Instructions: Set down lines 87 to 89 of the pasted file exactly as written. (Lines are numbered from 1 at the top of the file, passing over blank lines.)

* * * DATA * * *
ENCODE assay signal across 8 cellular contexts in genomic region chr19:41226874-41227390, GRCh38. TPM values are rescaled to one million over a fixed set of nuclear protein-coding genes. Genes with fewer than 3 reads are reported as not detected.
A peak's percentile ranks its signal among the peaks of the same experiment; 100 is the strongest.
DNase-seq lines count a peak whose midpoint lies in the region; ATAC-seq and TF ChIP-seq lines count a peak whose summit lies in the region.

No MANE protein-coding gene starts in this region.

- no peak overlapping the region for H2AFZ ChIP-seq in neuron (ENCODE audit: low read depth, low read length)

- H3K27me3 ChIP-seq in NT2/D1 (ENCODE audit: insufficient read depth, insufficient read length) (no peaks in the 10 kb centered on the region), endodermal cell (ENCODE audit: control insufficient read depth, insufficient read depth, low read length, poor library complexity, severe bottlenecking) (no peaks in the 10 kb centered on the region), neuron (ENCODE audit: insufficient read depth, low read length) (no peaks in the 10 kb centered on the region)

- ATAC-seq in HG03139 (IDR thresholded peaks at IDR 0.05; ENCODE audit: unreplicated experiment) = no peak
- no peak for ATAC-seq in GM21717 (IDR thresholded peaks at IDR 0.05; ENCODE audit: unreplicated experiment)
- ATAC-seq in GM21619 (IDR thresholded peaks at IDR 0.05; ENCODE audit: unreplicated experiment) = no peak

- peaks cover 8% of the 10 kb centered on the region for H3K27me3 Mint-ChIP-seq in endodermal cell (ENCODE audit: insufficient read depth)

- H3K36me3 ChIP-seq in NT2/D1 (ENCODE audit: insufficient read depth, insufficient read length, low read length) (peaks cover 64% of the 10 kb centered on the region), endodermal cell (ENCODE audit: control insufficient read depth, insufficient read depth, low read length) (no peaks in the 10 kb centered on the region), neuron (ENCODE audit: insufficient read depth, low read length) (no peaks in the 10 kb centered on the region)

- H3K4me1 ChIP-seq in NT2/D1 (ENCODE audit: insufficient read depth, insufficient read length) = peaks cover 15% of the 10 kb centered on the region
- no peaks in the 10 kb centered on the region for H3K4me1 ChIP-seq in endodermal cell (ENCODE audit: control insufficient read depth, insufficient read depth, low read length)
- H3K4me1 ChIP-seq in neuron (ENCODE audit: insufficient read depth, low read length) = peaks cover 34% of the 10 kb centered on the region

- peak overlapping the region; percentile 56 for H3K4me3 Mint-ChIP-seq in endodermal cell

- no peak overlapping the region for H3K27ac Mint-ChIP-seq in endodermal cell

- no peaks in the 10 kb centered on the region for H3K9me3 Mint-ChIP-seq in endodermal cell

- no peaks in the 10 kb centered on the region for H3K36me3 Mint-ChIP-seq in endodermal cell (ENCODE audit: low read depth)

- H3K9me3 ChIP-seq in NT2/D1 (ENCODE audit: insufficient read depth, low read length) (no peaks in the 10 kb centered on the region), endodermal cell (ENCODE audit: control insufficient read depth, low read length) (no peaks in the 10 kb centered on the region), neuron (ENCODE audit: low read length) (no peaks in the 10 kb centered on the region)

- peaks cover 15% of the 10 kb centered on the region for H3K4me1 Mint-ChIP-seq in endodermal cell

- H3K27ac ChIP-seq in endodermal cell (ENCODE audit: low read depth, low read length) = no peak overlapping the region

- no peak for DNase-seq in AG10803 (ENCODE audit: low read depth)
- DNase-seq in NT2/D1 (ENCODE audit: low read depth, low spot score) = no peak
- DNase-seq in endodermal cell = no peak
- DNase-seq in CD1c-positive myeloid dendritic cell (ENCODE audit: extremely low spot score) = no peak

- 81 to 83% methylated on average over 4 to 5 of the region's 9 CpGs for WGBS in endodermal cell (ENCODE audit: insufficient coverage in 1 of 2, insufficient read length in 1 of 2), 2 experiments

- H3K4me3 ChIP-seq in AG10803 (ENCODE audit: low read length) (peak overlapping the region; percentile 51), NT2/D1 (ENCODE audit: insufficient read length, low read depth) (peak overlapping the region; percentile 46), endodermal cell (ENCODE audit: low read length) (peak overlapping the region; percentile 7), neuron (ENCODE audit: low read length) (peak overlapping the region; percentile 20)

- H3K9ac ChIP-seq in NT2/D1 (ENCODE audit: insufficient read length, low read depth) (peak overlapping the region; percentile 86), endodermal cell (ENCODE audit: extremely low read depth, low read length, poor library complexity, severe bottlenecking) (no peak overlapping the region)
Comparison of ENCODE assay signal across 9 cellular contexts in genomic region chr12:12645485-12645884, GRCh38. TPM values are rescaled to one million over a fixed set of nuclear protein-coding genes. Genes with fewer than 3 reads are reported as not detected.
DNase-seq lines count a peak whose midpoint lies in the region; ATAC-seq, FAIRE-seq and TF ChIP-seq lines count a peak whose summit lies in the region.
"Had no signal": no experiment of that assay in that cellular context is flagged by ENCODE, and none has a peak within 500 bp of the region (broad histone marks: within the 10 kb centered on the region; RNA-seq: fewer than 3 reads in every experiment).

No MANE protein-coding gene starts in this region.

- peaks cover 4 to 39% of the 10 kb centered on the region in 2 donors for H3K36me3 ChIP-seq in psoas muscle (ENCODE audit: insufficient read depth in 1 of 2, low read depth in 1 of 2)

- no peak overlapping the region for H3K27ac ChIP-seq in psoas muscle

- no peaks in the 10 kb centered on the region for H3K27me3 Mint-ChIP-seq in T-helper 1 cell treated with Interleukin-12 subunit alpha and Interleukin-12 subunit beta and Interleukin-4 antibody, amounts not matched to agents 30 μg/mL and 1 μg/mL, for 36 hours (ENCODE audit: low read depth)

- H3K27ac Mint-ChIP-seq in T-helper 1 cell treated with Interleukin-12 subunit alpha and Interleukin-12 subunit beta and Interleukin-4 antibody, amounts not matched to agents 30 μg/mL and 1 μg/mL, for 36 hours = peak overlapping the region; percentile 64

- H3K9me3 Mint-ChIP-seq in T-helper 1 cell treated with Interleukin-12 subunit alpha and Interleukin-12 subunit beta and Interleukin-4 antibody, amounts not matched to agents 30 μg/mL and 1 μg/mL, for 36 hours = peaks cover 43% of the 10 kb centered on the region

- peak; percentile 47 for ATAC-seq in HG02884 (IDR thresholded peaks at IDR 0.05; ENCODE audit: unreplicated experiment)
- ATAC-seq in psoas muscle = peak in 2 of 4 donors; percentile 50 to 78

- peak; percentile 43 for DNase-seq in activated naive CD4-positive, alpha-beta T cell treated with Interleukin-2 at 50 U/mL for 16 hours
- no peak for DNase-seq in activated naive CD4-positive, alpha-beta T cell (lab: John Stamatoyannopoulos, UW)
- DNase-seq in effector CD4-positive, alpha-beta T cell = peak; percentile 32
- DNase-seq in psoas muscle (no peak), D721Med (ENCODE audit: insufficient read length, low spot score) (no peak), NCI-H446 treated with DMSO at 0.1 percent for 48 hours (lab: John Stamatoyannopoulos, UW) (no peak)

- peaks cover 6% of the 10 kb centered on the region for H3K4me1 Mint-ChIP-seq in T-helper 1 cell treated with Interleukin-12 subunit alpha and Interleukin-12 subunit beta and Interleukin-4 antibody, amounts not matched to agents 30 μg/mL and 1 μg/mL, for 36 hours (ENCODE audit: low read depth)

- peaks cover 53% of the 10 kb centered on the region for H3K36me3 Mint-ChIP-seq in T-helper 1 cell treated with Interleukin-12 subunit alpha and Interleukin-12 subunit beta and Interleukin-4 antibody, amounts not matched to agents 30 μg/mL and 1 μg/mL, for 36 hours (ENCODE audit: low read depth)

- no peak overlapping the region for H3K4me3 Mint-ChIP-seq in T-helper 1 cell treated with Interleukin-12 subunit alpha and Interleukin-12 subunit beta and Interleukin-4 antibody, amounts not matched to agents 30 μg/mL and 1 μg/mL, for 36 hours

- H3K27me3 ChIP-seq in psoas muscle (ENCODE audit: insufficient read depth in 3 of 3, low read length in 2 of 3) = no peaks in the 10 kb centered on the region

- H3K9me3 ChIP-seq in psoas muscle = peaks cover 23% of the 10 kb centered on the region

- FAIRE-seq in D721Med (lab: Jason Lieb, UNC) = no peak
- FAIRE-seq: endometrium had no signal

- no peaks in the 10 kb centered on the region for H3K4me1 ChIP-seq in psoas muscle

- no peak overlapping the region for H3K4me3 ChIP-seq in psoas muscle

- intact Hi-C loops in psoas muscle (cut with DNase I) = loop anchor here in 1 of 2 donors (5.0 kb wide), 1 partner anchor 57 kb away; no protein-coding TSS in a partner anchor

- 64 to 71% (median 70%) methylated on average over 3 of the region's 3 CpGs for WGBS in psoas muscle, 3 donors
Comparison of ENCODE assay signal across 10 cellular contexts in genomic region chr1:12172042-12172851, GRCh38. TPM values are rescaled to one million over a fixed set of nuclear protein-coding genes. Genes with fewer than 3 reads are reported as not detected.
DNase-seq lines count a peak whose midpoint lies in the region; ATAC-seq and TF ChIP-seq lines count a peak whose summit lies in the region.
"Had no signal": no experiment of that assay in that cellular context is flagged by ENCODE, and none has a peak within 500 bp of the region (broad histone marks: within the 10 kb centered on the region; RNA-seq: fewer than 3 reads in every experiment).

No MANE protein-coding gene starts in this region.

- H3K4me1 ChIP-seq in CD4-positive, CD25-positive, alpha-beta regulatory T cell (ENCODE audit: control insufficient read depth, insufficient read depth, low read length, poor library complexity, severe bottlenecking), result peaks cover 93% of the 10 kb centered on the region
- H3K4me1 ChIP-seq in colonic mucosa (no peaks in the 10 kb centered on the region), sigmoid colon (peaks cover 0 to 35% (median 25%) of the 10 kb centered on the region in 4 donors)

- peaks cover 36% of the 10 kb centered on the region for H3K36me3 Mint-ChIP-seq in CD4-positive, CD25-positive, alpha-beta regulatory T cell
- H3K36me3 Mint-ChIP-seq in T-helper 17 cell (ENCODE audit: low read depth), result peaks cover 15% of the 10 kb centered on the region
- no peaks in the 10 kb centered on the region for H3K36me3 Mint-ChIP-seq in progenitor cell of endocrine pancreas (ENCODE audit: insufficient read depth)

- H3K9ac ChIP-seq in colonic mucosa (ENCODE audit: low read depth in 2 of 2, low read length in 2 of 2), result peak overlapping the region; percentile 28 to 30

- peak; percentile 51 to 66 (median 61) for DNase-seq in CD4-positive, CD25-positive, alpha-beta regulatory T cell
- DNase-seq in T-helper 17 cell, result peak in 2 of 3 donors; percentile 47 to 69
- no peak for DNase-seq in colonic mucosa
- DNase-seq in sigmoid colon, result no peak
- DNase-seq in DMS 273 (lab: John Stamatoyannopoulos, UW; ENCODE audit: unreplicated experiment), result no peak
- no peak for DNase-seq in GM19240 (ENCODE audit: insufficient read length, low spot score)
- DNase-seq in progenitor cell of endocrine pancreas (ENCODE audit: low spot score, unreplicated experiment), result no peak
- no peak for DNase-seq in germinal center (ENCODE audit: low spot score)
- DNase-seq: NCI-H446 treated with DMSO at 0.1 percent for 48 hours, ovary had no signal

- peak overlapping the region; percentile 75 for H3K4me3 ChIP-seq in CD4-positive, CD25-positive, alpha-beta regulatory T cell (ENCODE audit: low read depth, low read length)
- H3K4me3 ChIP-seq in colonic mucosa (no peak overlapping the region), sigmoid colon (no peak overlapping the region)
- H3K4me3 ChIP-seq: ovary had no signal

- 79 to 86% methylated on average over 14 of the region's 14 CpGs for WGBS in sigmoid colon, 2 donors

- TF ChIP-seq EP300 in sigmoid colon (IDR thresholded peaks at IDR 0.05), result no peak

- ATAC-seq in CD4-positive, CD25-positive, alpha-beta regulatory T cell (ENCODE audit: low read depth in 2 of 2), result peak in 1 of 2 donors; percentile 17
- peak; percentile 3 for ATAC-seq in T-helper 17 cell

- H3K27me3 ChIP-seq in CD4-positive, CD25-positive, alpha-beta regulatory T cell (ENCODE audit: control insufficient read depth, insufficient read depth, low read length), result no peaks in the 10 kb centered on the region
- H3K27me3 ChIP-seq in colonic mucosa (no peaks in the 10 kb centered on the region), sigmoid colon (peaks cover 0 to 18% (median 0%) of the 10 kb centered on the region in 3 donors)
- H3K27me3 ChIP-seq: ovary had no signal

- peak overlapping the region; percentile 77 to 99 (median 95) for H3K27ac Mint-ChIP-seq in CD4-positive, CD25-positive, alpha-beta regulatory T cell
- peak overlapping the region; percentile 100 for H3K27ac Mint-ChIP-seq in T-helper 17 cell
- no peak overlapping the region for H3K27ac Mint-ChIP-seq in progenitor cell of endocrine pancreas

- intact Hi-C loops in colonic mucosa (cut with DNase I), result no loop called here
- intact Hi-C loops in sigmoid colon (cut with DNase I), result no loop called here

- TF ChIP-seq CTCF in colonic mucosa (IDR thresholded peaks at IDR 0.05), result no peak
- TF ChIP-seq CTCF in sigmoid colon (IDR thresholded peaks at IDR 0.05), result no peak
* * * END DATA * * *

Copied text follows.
- intact Hi-C loops in colonic mucosa (cut with DNase I), result no loop called here
- intact Hi-C loops in sigmoid colon (cut with DNase I), result no loop called here

- TF ChIP-seq CTCF in colonic mucosa (IDR thresholded peaks at IDR 0.05), result no peak